The recent trading activity in the stock of grocery retailer Great Atlantic & Pacific Tea Company (GAP) has been curious to say the least. Not surprisingly, after Great Atlantic disappointed Wall Street with its earnings report and guidence on July 18th (see conference call transcript), the stock cratered from the $24 price range to the $15 to $16 range during the last 2 weeks of July.
At this point, huge insider buying began in robust. This insider buying was led by the Tenelmann Group, the large German Conglomerate which effectively controls Great Atlantic with an approximate 50% stake, and whom many market observers believe will buyout the remainder of Great Atlantic at a premium (sooner or later). The extremely heavy insider buying ocurred at prices between $15 to $17.82 from the beginning of August through late August according to SEC filings.
Additionally, on August 15th, a group of funds managed by Mario Gabelli's Gamco Investors, Inc. reported that they had increased their stake to 6.8%. All of this insider buying caught the attention of CNBC's Jim Cramer and Bloomberg, as each made a point to highlight the heavy buying in TV reports. On August 28th, a Banc of America analyst initiated coverage with a Buy rating with the stock trading around $17.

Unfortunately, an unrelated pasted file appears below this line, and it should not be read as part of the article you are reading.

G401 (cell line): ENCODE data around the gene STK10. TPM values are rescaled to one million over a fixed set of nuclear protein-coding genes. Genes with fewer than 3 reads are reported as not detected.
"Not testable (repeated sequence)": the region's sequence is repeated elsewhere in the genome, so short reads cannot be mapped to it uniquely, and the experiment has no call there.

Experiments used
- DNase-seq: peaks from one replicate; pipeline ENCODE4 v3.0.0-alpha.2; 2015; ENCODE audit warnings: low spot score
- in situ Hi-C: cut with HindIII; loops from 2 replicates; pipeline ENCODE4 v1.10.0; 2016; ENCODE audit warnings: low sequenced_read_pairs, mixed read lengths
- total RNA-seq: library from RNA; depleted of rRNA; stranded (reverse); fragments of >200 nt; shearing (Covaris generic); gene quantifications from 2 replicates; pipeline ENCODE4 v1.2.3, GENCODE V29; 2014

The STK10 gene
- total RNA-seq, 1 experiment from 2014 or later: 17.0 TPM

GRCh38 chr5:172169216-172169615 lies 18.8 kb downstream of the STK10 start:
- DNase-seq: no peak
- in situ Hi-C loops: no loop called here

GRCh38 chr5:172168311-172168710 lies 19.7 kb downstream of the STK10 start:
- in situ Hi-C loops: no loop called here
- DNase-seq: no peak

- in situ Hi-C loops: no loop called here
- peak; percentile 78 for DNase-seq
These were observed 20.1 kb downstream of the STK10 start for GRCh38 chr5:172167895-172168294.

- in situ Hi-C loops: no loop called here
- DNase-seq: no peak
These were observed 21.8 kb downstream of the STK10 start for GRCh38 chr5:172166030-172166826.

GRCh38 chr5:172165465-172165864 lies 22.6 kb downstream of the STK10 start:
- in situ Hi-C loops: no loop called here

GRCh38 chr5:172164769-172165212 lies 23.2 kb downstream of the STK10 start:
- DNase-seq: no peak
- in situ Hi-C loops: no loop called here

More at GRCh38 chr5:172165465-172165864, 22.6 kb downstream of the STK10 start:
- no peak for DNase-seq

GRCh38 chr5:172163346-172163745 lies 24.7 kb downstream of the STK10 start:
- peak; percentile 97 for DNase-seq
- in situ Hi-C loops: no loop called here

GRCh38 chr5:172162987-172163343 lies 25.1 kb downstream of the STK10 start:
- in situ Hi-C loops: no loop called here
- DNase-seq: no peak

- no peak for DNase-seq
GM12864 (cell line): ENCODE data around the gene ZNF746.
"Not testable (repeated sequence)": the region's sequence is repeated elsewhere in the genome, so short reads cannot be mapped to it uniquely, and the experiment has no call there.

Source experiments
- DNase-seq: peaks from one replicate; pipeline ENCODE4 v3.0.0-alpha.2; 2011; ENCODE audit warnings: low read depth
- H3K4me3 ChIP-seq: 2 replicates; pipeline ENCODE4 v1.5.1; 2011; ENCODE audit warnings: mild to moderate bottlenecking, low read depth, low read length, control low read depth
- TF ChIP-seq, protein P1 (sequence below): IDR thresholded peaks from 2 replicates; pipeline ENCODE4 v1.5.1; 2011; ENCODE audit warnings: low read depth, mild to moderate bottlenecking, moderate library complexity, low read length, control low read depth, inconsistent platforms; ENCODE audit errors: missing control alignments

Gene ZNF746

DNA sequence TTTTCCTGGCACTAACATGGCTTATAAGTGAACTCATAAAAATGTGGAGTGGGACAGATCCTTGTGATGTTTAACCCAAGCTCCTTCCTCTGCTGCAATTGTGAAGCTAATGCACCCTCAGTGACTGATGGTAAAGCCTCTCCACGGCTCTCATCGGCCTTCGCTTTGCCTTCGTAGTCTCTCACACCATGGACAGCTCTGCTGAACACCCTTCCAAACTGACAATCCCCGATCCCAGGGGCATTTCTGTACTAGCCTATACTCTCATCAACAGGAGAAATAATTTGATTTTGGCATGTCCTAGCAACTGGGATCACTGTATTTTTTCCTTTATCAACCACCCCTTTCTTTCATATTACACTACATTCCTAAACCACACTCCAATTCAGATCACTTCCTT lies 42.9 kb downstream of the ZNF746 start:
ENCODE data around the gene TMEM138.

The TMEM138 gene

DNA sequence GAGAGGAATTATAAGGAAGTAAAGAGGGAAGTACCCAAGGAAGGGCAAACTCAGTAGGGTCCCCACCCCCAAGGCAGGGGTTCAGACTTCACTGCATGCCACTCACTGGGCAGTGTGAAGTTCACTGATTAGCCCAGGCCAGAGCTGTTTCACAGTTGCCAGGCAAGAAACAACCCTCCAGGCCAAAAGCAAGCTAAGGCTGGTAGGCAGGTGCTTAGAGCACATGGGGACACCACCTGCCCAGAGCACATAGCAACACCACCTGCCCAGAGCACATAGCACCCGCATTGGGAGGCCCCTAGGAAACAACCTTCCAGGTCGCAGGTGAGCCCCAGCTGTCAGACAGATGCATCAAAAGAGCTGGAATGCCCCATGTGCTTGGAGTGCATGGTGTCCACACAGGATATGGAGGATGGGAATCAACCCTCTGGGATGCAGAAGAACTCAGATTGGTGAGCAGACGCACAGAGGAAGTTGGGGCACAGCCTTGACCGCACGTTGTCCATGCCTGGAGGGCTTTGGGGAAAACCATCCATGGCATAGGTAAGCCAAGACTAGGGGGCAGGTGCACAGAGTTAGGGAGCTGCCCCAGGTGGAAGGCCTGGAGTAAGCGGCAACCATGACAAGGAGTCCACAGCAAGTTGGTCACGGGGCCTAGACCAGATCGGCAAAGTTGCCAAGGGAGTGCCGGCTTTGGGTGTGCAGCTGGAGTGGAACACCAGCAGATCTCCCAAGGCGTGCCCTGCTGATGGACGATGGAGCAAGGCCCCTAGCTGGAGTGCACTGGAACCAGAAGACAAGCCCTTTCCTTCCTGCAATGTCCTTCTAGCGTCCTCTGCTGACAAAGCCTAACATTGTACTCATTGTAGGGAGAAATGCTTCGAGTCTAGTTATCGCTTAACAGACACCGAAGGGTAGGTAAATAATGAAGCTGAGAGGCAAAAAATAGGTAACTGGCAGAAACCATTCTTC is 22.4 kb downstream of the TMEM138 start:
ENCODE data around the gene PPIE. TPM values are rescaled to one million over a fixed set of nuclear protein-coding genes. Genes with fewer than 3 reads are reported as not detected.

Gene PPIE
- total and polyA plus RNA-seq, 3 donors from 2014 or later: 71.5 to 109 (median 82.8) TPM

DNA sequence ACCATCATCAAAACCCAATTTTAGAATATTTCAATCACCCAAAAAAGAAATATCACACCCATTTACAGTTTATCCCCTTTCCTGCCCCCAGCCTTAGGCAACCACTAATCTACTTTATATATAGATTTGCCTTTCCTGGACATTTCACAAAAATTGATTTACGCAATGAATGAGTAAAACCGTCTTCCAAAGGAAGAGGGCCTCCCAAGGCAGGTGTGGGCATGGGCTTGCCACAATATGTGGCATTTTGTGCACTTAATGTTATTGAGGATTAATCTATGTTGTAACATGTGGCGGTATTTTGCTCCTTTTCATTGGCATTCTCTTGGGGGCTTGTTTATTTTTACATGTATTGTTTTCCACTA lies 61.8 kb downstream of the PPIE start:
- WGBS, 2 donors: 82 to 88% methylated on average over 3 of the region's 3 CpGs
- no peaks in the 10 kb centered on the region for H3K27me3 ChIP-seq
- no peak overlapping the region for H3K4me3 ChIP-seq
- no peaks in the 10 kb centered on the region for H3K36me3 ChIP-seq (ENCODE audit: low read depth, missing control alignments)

Subsequently, during the next 4 trading days, Great Atlantic stock dropped to an intraday low of $12.58 (on Thursday), and closed on Friday at $12.84. Of course part of the reason for the sell off was due to the general markets' sell off, but Great Atlantic sold off much more severely than the general market. Another reason for Great Atlantic's sell off may be attributed to rumors circulating of several large hedge funds having to liquidate their holdings in the stock (to meet redemptions).
The more intriguing reason for the sell off may be a result of Great Atlantic's very conservative outlook at the Sept. 3rd Goldman Sachs' 15th annual global retailing conference. Great Atlantic's gave a very conservative outlook, commenting on inflation concerns, gave limited guidence, and seemed to indicate that the stock was a "longer term" play for investors. (This obviously was not what the hedge funds wanted to hear.)
But, with all of the insider buying going on, one can not help but wonder if Great Atlantic is purposely trying to hold expectations (and the stock price) down while allowing the Tengelmann Group to continue accumulating shares at a low price.
It will be interesting to see how long the market allows a creeping takeover of Great Atlantic to proceed.
Disclosure: Author holds a long position in GAP